Yet, some of these same people are the ones who spend hours manipulating a photo in Photoshop.  From my experience, some of the Photoshop “jobs” i have seen, are far worse then any photo taken on a cameras auto mode.

I have always said that the most important thing in photography, is what you produce with the camera and it does not matter with what camera.  The final result, the photo, is THE most important aspect.

In addition, depending on what camera you have, you may have spent quite a bit of money on it.  Therefore, why not use it to it’s maximum potential?  Use every feature it has, explore it, learn it, be one with it.

By no means am i advocating using a camera in auto mode at all times.  If you are serious about photography, this would be the wrong avenue to take.  You need to learn about all the aspects that make up a proper exposure.

On the other hand, i am advocating that photography should be fun and you have to get out of your comfort zone at times and try different things.

If you do own a camera with “scene” modes or an Auto mode like EXR, give it a go.  Get out there, have some fun shooting, while not having to think to much of the settings.  I guarantee you that no one will know that you did so, unless you tell them of course.

The photos in this blog are dedicated to my daughter 🙂

Happy shooting!

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Firmware Update For X100 & X100S

Fuji has just released two firmware updates.  One for the X100 and one for the X100S (black versions as well).

These firmware update incorporates functionality for the new TCL-X100.  Essentially, menu options are added in order to use the TCL-X100 and the shooting frame is adjusted for the area that the TCL-X100 covers.

Just in case anyone thinks their Black X100/S are different; no, they are not.  These firmware updates are for the black versions as well.

You can find the firmware updates here: (https://d7100shooter.wordpress.com/category/my-walks-with-mr-fuji-by-my-side/fuji-firmware-updates-lenses-cameras/)

Please remember to use a camera formatted SD card, a fully charged battery in your camera and do not turn off your camera in the middle of the update.

Thanks for looking.

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Easter Egg Hunt

This weekend has been the most beautiful weekend we have had in Montreal, in a long time.

When i looked at the weather mid last week, i saw that the weather on Sunday was supposed to be fair, with perhaps some showers.  Well, how wrong they were!  Spring weather is finally here.

Since the weather was so damn beautiful, we did not pass up the opportunity to get out and enjoy it.  We did this by taking a drive out to Ile Perrot (the lady inside my GPS kept pronouncing it “Parrot” , lol) and going to Quinn Farm.



We have been to Quinn Farm many, many times before for apple picking.  This is the first time we went for their Easter egg hunt.



I traveled light today and if you want to know what i mean by light, here was my kit for the day:

Fuji X-10, Lens Hood, Mini Tripod, 2 x NP-50 Batteries and a Sandisk 4GB SD Card
Fuji X-10, Lens Hood, Mini Tripod, 2 x NP-50 Batteries and a Sandisk 4GB SD Card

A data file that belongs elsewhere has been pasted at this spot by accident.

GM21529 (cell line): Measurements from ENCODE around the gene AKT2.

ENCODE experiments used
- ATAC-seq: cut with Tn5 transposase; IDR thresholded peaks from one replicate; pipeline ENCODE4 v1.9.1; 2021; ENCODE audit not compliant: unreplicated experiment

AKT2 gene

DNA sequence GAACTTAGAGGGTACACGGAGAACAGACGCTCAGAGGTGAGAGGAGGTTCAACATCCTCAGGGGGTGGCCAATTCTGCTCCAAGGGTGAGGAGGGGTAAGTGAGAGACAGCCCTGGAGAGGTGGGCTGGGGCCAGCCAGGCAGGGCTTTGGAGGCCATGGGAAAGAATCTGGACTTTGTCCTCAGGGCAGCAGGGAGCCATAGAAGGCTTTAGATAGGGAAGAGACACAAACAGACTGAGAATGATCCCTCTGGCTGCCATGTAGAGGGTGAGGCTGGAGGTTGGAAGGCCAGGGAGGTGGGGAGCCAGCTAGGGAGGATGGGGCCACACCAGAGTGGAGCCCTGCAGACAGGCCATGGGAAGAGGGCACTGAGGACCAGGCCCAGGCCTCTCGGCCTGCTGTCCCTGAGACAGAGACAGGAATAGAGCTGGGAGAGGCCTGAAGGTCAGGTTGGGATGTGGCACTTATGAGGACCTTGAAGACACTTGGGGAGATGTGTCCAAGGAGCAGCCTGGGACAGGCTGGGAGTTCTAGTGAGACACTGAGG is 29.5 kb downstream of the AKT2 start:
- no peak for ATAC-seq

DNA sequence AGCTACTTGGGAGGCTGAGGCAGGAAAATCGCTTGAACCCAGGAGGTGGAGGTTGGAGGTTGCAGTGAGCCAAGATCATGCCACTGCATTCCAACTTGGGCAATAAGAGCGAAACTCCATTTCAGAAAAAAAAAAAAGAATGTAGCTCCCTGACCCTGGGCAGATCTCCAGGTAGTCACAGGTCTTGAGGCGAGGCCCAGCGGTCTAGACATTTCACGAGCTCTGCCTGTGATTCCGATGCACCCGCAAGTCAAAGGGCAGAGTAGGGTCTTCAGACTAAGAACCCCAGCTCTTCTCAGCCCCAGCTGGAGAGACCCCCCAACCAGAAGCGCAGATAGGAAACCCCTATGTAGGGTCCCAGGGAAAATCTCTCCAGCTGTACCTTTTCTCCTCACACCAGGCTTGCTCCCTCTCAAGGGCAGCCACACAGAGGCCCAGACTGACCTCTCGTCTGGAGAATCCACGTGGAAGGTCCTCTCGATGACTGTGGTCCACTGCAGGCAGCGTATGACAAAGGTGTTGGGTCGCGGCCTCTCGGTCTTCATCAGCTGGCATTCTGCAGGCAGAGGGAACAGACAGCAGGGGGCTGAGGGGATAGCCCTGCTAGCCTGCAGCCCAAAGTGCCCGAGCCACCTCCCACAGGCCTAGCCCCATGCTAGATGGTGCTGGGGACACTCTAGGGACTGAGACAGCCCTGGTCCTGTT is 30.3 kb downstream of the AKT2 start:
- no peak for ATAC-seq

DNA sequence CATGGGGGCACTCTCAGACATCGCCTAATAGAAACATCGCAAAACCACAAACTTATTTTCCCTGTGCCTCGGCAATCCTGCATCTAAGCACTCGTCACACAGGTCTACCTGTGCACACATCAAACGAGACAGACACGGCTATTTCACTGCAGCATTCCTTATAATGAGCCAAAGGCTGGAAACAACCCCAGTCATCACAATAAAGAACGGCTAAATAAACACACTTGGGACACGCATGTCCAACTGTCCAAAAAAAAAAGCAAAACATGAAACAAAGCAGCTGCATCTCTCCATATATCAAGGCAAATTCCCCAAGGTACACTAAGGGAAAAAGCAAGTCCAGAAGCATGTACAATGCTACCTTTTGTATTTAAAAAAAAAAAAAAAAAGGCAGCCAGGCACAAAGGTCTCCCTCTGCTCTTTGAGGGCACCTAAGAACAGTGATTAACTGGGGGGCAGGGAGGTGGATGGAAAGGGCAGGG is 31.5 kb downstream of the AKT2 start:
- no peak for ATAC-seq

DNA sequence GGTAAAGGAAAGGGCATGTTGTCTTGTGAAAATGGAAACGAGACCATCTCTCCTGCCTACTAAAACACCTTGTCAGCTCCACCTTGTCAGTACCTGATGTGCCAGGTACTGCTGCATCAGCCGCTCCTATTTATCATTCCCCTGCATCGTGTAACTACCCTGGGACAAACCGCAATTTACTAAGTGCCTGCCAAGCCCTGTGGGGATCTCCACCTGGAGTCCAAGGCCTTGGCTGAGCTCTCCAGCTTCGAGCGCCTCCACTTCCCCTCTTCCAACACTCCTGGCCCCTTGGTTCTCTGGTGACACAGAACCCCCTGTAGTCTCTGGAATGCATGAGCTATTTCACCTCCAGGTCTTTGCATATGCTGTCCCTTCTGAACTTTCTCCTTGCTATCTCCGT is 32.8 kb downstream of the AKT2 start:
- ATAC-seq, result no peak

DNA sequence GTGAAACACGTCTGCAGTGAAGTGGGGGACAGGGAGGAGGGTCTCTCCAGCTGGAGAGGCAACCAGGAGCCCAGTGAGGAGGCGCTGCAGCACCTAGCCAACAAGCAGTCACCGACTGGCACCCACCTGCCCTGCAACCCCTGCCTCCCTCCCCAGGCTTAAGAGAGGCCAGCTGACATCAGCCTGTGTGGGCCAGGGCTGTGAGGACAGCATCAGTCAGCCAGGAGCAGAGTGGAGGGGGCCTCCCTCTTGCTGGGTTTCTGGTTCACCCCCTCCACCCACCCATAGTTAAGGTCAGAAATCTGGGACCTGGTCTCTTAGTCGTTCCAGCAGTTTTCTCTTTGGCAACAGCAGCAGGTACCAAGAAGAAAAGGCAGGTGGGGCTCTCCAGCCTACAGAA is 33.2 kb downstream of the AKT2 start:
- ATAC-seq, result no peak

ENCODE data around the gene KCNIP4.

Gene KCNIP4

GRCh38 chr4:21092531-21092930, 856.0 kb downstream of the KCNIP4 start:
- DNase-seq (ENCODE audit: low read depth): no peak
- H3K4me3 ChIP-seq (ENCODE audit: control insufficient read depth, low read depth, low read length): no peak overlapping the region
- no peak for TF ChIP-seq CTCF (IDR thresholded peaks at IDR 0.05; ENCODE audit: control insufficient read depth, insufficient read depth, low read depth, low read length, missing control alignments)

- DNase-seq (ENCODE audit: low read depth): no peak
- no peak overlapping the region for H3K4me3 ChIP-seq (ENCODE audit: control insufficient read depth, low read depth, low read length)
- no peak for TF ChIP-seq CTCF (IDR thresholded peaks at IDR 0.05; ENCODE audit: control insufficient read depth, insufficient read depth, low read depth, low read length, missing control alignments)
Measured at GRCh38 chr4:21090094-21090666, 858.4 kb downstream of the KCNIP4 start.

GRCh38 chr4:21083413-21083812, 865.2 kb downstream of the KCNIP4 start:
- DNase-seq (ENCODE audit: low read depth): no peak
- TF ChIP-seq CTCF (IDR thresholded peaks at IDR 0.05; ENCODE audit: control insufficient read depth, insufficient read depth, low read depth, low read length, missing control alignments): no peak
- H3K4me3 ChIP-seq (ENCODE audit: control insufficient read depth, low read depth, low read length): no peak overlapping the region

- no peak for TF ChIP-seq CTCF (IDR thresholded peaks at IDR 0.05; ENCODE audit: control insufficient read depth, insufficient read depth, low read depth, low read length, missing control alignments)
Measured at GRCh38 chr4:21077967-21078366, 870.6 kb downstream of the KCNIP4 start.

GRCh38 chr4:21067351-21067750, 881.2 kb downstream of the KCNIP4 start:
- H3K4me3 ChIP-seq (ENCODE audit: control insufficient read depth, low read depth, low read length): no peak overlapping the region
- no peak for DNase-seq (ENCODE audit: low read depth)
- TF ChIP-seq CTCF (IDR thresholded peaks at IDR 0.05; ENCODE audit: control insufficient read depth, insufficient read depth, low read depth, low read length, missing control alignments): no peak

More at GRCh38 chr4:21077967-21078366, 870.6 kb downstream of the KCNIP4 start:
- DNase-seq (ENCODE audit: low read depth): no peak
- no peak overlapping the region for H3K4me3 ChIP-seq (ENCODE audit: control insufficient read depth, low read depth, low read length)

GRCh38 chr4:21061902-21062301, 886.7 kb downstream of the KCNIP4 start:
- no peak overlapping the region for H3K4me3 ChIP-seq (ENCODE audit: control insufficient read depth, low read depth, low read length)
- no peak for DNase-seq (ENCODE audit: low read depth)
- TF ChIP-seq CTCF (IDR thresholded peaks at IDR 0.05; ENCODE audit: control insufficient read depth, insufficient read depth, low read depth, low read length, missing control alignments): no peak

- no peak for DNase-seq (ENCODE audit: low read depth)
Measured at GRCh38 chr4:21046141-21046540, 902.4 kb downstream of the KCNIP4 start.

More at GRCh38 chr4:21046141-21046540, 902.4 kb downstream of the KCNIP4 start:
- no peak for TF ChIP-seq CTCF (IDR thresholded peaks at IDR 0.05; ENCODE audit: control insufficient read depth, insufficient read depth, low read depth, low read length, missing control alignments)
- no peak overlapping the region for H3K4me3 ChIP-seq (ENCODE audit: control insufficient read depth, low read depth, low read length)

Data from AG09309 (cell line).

I still think that the Fuji X-10 is the most kick ass compact camera, ever.  It certainly beats the pants off of my old D80 and is on par with a D90.

I shot everything in RAF and just converted it in-camera.  That reminds me, i have to delete the Adobe DNG converter that sits on my laptop.  Converting RAF files to DNG, then working on them in Photoshop, then converting them to JPEG…… well, it’s horrible.

Upon closer inspection over the weekend, the resulting JPEGs that come out of that process, have this weird “noise” to them when you zoom in a bit.  I don’t know if it is me that is doing something wrong during the process, but i am no longer going to do it.



They seemed to have cleaned up the place quite a bit and have installed some new features aimed directly at kids.


You can tour the barn that you see here in the photos.  Inside, there are chickens, goats, sheep and pigs.



Hog heaven!!  Boy, these pigs were enjoying themselves under the Spring sun today.  Most were just laying around and soaking up the rays.






Outside with the pigs, were some sheep, lamas and a turkey!


Not sure what will happen to this turkey, but it never ends good for them.


These Lamas were really camera shy.  They just would not let you get a head shot.  Or, maybe they were Nikon users and were turning their nose up at my Fuji.


After touring around the outside of the barn, we hopped onto a trailer that was being pulled by a tractor and went to the Easter egg hunt.


All the eggs were under the Christmas trees that they were growing on the farm.


Going back to the main area of the farm, i took some photos of the animals inside the barn.  I did not dare use the flash, just in case the animals got spooked by it.

Because i did not use the flash, it meant i had to shoot at shutter speeds of 1/5s and 1/8s.  One of the other reasons i was not able to achieve higher shutter speeds, was because i was keeping the ISO at 800 and below.






The day had gone great up until this point.  Then, i came across The Goosenator.  This goose got really peeved at me and began to hiss at me.  Yes, geese hiss at you when they are pissed off.

This goose did not like the fact that i got close to it.  If it could have done, it would have chased me.  No big deal, i have had it happen to me before and not just geese.  I have had geese and ducks chase me, while at the same time, have pigeons land on me!

Have you ever seen Alfred Hitchcocks, “The Birds”?  Well, i lived it one day, many years ago, in Buxton, England.




Evil, evil goose!

So, that was my day at Quinn Farm doing the Easter egg hunt.  Most importantly, my daughter & her friend had a good time.

Happy shooting!

Saturday Afternoon Walk

Saturday was a beautiful day to get out and take a walk.


I took all the photos in RAF and converted them in-camera.  If you ask me, it is the easiest way to process RAF files.

The only problem is, you are not able to see your changes live.  Though, i did not adjust much anyhow.  Just a bit of sharpening and a color boost.

I tried using a trial version of Lightroom, but it is only compatible with Windows 7 on up.  Well, i am still on a Windows Vista machine, so i am out of luck.


These photos are from both my cameras and i have come to the realization that since i have my X10, i don’t really need a wide angle lens.


At it’s widest, the lens on the X10 is equivalent to a 28mm lens on a 35mm/Full Frame camera.  This works out to the lens being equivalent to an 18.6666666666666mm lens on a cropped sensor (Nikon DX or Fuji APS-C) camera.


In sum, the lens (at it’s widest) on the X10 has a FOV equal to the XF 18mm, which is 76.5 degrees.  No real need to buy the 18mm now.



It was fun to process the RAF files in-camera.  When the X series first came out, some people were saying the the best way to convert RAF files to JPEGs, was to simply use the built in converter in the camera.


Though, i don’t know how it would compare to the software packages that are out today.



Thanks for looking.